We had been in the same class at secondary school. She was then a beautiful, extremely lively teenager, and quite popular. Her family was well-off: her father, a successful businessman. All along the years she spent at school with me, she had been burdened with the responsibility of three younger siblings, but she managed them admirably, though somewhat strictly.
I met her again after many years at a school reunion for ex-pupils. We sat happily at the same table, and talked: rather, she talked, and I listened. She had much more to say than I. Unlike me, she had married, and her three children were now young adults, with good jobs. However, she was soon telling me of the bitter disappointment her marriage was to her.
Her children, especially two of them, girls, behaved quite unlovingly. She was old-fashioned enough to expect them to help in the home, as she had done, but they never did. It was always time to go to the beach, or somewhere else, or they brought some other excuse. Their rooms were always topsy-turvy. This lack of sensitivity on their part was rendering their mother very unhappy, and, on account of their “irresponsible behaviour , there was continual bickering even between herself and their father.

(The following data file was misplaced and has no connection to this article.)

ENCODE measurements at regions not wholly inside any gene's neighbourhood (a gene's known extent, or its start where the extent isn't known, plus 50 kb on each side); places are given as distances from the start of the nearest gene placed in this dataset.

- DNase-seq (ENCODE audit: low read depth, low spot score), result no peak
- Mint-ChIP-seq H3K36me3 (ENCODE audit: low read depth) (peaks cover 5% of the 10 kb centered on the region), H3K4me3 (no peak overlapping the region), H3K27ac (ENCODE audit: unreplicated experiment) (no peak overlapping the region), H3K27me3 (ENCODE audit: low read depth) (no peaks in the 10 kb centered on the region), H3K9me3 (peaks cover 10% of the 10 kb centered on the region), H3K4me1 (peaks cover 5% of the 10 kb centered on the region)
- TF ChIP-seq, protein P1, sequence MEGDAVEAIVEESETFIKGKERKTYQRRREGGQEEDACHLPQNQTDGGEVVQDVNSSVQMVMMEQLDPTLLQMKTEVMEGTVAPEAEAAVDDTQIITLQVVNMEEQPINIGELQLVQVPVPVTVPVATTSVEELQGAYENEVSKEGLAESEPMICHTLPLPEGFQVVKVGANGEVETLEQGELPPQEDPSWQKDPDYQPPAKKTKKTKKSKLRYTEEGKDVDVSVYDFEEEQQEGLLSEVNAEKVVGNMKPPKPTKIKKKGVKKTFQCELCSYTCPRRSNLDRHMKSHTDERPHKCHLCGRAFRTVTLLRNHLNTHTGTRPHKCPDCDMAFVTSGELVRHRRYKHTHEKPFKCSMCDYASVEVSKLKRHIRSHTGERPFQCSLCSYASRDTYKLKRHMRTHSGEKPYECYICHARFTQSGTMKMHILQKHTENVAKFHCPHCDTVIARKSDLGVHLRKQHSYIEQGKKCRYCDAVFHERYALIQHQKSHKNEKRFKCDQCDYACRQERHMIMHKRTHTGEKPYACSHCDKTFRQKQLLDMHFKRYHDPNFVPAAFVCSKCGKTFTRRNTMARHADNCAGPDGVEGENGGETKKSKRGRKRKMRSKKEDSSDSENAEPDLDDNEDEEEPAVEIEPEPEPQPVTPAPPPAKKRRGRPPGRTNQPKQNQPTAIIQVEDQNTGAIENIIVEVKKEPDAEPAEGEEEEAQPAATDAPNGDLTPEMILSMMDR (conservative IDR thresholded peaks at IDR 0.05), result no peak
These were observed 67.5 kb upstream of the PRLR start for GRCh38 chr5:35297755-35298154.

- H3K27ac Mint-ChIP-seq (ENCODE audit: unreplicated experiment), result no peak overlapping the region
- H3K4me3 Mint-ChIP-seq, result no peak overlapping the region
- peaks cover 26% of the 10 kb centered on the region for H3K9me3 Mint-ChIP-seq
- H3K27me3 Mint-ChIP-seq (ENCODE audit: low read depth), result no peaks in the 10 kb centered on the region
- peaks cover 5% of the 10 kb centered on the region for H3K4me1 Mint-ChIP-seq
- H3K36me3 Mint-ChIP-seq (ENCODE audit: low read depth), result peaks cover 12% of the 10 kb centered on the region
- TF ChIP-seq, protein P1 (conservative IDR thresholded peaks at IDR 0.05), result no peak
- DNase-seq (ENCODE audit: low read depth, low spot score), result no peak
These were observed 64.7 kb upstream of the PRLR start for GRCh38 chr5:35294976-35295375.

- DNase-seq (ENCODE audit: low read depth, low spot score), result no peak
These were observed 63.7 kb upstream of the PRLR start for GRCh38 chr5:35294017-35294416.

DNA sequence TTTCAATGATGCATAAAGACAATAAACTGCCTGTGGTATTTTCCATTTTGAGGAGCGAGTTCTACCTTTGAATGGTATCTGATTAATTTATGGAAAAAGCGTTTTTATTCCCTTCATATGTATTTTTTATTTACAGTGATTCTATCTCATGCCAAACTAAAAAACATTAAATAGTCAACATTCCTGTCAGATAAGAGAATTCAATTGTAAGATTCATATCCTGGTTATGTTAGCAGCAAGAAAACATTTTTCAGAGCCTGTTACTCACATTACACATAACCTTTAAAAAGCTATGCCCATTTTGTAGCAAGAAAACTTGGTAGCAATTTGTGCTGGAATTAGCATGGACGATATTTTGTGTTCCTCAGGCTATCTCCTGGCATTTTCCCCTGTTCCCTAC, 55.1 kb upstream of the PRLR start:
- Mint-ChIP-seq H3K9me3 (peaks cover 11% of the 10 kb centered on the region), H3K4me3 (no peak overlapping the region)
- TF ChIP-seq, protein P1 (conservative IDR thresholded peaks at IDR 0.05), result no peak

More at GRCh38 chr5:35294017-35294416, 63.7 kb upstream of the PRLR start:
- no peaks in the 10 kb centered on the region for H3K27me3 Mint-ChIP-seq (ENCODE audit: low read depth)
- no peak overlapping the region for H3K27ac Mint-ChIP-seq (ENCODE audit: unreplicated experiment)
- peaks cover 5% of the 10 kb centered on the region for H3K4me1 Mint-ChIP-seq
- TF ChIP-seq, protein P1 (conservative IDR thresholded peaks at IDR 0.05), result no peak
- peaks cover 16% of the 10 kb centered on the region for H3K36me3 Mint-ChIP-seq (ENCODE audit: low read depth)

What could I, single, teacher, catechist, say to all this? I felt there was only one thing I could say, that could, perhaps, give her some hope, and bring her comfort:
“We need to pray. Prayer never goes unheeded.
She paused, then looked at me with sad eyes, and said something, which though commonplace, has remained with me all these long years. In a subdued voice, she whispered:
“You know, in my family we never pray. We never find time for it.